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Ford to consolidate chassis manufacturing too
Back in the day, stock car racing was a family affair. The Chevrolet family and the Ford family got together every Sunday to see who was better, and that rivalry still exists today.

Add in Chrysler, the other GM brands, Mercury and now Toyota and you've got a long history of "factory" presence in NASCAR.

In the day of high-tech solutions, Ford is taking a bit of a step back to that earlier time by channeling development, engineering and other work into more of a factory-type of organization, even if the powers that be at Ford don't refer to it as such.

Two Ford teams, Roush Fenway Racing and Yates Racing, combined engine shops several years ago to develop a common engine program for all seven cars in its combined fleet. That move touched off similar alliances between long-standing Chevy teams, Richard Childress Racing and Dale Earnhardt Inc. in 2007.

Now there's a similar plan afoot to combine engineering on chassis.

"I don't know if it's going to be a factory [effort], it's a collaborative effort," said Dan Davis, director of Ford Racing Technology. "To me, the way the engine program worked is you had the best of what Jack [Roush] was doing, the best of what Robert Yates was doing and you combined the two. One-plus-one equaled four in that case, in my opinion.

"So what we're going to try to do is the same thing. Let's take the best ideas everyone has, combine them, and let's let one-and-one equal four one more time. The way we're looking at it is we want the best. It doesn't really matter where it comes from. It makes sense financially, performance-wise, let's take the best, let's be adults about really what is the best and move forward with it. We've shown that in the engine program and it's really worked out. We can do it."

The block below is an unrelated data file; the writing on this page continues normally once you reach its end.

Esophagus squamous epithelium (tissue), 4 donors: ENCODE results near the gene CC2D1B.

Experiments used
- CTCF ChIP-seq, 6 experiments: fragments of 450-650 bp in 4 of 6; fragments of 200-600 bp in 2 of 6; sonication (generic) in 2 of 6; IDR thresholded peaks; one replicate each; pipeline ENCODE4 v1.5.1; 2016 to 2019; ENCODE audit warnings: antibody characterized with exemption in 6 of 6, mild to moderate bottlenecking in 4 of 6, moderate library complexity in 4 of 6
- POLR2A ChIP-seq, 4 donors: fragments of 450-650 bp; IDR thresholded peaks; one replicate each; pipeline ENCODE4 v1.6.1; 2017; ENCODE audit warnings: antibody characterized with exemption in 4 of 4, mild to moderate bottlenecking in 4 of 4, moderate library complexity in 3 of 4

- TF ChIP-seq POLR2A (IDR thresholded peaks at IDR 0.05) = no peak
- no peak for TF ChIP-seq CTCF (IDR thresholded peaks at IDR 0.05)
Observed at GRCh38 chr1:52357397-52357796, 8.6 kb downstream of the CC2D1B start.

Based on the model of the engine program, which saved both teams money over the long haul, the chassis program should provide equal savings. The streamlining of the program allows the rising tide to float all Blue Oval boats.

"There are some economies of scale from a manufacturing point of view that can be brought to bear to give the teams individually a better price and a better result for their cars than they could if everybody built their own cars," said team owner Jack Roush.

At the same time, Roush was realistic that the market would determine which teams used which chassis.

"At the same time, Hutcherson-Pagan is still out there, Loughlin is still out there, Ronnie Hopkins is still out there," Roush said, naming the prominent customer chassis companies in the sport. "I know that we'll be getting some chassis to benchmark what we're doing against other manufacturers. I know that the Wood Brothers and Robert Yates both had some of our cars last year that they benchmarked against other folks' cars, so we're going to be one consideration that the teams can have for their cars and we hope that what we'll have and be able to provide is something that's coordinated and competitive, but it's not a requirement that everybody use the Roush cars." More at NASCAR.com

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